Friday, October 14, 2011

Ivy: Does it Strangle Trees?

I am actually now back in Los Angeles, but I still have a lot of catching up to do from when I was in Wales. There the ivy was rampant on the trees, who's characters it completely changed according to the pattern of its growth.

It has often been said that ivy strangles trees, but this seems to be a misconception. Ivy naturally reaches for the sun, needing it to gain sufficient levels of photosynthesis. In this process, if it covers the crown of the canopy it can affect the photosynthesis of its host and it can- by covering the trunk- create a humid environment where fungus or bacterial organisms can flourish. However, the general opinion seems to be that the tree will only suffer seriously from this if it is already declining. On the plus side- apart from the decorative- ivy can support many forms of wildlife, such as providing roosting, hibernating and nesting sanctuary for animals, birds and insects.

The trees I am about to show here are all around Manorbier, where I was staying in Wales, and because of the prevalence of Sycamores there, most of the trees are Sycamores.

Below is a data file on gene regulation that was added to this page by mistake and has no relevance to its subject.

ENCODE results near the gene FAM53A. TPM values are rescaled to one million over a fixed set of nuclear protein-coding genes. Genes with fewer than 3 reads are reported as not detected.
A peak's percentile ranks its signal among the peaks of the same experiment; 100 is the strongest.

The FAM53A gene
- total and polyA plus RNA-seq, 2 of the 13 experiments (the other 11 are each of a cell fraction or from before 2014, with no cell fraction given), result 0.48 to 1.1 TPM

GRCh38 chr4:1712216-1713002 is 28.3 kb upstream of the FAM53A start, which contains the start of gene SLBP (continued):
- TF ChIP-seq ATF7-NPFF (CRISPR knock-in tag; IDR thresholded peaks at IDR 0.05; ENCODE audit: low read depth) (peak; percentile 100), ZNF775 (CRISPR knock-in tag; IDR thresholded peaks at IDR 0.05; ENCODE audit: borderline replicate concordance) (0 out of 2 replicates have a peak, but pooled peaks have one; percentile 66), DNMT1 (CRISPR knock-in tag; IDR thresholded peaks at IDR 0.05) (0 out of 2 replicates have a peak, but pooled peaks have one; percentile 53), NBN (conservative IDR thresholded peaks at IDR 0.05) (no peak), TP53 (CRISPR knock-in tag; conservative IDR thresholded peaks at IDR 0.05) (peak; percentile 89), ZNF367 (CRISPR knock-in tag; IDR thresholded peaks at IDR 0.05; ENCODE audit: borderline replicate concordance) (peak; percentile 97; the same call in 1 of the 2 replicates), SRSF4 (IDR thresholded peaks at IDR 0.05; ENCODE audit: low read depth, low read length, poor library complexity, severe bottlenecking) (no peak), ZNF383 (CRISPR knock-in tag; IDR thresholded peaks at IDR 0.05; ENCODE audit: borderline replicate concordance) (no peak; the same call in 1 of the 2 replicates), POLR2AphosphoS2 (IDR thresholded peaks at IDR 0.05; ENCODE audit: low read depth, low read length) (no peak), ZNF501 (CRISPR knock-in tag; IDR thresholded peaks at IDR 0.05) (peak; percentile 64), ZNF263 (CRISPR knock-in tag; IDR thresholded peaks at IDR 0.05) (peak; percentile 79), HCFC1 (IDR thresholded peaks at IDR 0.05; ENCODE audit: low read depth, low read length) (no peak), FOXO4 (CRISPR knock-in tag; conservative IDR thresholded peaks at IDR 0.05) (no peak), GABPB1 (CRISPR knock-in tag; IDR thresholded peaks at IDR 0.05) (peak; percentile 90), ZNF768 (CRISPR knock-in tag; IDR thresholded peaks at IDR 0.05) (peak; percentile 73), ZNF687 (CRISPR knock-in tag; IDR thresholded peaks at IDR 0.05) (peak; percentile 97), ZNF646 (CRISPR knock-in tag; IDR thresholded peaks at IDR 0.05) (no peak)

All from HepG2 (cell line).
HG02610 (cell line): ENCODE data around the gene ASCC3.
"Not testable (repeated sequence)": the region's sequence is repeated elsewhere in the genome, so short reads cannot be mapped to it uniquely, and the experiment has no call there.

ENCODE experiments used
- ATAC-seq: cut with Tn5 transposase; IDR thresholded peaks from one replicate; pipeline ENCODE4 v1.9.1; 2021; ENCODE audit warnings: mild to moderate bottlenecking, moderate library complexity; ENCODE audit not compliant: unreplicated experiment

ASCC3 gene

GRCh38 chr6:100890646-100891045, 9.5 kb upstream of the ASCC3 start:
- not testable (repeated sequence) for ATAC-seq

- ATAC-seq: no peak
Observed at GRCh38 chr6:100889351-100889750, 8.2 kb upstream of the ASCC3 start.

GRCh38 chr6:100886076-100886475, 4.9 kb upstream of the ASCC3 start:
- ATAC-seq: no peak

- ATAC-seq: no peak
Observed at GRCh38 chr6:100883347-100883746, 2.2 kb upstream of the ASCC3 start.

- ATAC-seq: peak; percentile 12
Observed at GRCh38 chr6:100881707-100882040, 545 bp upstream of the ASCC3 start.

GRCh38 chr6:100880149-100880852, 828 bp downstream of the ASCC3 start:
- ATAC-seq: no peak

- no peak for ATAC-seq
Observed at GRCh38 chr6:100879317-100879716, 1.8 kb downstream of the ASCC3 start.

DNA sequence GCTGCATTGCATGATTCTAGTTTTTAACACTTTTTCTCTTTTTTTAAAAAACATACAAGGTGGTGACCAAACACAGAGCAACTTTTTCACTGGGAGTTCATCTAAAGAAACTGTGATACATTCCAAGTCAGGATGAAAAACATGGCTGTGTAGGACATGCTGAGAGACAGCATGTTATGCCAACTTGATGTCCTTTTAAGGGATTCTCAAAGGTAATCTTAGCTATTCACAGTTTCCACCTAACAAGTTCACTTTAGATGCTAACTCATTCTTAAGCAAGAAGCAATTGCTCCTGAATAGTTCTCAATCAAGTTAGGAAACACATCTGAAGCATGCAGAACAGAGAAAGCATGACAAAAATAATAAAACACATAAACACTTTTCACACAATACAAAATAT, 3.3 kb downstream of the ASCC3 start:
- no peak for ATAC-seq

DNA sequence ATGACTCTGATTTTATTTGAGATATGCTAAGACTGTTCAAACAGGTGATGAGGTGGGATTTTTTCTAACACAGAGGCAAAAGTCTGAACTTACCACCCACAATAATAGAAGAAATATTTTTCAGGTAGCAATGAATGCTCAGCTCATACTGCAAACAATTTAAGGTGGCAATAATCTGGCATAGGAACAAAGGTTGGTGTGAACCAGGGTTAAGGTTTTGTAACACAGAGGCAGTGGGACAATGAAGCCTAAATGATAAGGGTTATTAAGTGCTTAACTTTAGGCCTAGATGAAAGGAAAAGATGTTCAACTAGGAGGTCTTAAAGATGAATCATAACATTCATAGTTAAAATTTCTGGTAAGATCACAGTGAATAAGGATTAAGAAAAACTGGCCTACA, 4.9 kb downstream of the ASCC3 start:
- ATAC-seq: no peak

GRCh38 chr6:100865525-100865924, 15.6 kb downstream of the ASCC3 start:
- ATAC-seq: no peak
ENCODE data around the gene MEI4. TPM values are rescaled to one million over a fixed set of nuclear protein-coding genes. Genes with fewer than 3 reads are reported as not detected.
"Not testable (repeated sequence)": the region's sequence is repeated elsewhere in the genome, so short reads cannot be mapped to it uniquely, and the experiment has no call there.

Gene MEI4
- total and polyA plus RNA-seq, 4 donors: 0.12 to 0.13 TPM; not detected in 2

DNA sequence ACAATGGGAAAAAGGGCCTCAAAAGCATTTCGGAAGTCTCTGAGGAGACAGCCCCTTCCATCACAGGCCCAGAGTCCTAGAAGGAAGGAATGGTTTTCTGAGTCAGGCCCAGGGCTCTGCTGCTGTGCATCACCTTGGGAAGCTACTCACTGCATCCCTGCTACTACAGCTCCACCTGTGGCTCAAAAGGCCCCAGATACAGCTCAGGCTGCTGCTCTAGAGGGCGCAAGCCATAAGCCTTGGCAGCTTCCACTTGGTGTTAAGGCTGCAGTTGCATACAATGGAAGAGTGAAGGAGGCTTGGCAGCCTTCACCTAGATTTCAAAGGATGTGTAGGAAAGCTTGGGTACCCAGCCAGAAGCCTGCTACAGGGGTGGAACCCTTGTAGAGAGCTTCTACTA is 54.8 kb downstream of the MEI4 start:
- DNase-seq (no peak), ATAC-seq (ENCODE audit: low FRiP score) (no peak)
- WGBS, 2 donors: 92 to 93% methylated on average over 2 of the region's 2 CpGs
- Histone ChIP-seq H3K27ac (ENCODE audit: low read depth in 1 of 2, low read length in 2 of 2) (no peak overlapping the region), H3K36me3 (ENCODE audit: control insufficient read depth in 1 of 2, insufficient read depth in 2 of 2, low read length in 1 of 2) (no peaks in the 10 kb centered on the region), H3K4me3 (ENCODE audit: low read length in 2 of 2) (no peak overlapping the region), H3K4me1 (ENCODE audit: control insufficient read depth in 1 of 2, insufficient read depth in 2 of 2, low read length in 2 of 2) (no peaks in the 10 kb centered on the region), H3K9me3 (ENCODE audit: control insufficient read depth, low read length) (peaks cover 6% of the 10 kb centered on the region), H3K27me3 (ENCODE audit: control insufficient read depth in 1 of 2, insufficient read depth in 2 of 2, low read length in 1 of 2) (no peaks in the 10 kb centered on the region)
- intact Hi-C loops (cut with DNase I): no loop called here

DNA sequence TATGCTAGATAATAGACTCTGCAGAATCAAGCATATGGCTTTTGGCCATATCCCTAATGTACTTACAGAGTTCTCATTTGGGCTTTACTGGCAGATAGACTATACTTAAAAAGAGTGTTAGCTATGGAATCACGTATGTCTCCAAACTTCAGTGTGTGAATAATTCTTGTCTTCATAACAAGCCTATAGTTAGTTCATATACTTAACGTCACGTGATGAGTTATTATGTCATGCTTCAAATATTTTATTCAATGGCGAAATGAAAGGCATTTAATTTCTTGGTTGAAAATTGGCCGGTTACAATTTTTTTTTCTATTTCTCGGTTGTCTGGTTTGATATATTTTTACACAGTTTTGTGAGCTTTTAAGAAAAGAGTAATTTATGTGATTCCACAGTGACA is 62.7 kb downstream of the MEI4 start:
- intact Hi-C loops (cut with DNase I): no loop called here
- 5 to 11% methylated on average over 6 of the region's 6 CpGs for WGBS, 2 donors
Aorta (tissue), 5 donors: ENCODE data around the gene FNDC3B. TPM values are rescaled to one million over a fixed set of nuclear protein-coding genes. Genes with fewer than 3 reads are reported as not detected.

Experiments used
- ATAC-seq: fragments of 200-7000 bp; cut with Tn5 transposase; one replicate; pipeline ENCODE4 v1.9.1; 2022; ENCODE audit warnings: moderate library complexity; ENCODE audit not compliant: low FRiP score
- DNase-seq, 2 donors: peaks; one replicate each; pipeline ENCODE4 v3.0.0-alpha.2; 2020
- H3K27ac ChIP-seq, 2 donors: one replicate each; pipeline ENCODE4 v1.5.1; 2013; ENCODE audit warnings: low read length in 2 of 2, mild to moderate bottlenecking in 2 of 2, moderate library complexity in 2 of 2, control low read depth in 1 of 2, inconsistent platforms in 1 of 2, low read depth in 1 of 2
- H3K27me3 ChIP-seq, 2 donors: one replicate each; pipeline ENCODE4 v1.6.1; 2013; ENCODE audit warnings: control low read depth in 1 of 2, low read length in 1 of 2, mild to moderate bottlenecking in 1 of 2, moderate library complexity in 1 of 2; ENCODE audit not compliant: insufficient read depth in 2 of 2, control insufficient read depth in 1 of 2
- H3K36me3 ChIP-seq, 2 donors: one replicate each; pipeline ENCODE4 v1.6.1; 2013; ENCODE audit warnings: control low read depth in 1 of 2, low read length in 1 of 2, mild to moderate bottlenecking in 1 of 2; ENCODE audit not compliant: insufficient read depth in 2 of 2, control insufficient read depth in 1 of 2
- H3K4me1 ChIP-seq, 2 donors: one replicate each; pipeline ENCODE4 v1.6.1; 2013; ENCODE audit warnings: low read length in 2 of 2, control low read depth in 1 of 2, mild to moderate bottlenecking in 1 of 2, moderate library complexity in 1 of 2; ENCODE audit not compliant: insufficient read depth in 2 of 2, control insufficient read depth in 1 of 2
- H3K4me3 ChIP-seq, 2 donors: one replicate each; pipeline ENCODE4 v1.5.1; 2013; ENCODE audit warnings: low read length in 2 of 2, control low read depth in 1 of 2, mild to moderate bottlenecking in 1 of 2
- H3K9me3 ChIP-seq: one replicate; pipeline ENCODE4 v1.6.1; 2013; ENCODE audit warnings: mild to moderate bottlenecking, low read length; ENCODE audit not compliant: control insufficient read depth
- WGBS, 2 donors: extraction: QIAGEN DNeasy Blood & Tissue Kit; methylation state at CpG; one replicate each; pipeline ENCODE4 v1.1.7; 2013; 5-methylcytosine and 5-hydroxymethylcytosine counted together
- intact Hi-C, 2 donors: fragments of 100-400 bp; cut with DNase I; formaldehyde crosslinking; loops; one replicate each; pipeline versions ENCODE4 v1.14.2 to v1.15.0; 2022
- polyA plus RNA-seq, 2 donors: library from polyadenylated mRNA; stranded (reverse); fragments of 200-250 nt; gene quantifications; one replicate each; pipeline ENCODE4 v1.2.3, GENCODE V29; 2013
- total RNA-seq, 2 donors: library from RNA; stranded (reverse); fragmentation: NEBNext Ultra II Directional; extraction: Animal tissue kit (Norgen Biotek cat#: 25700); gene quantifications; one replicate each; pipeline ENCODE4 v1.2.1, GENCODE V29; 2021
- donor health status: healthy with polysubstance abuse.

As result of the fear of ivy damaging trees, people will often cut its stems near the base of the tree. This will cause the ivy gradually to die, the host being left with a tracery of dead stems, as in the next three images:

I like the fact that you can see the pattern on the bark of this tree where the ivy once grew, while another stem is still alive:

Now for a contrast- a tree trunk smothered in blossoming growth:

And there is something wonderful about an ivy-smothered wood...

this wood reminding me of Lewis Carol's descriptive phrase of a "tulgey wood" in his Jabberwockey:

Whereas this next display seems to be a delightful peace of design:

And on these next two images I love the different textures of ivy, lichen and moss:

This seems to me to be another example of an ivy design project:

Here the bark of the Sycamore is gleaming from Welsh rain, a contrast to the elegant strands of ivy:

And here again it is the juxtaposition of the bark and the ivy that appeals to me:

Now, apart from being decorative, ivy on a tree can be quite spooky, as I find in the following images:

Finally, walking up a lane surrounded by ivy-covered tree trunks, at first I thought this was yet another one- until I raised my eyes and saw it was a telegraph pole!

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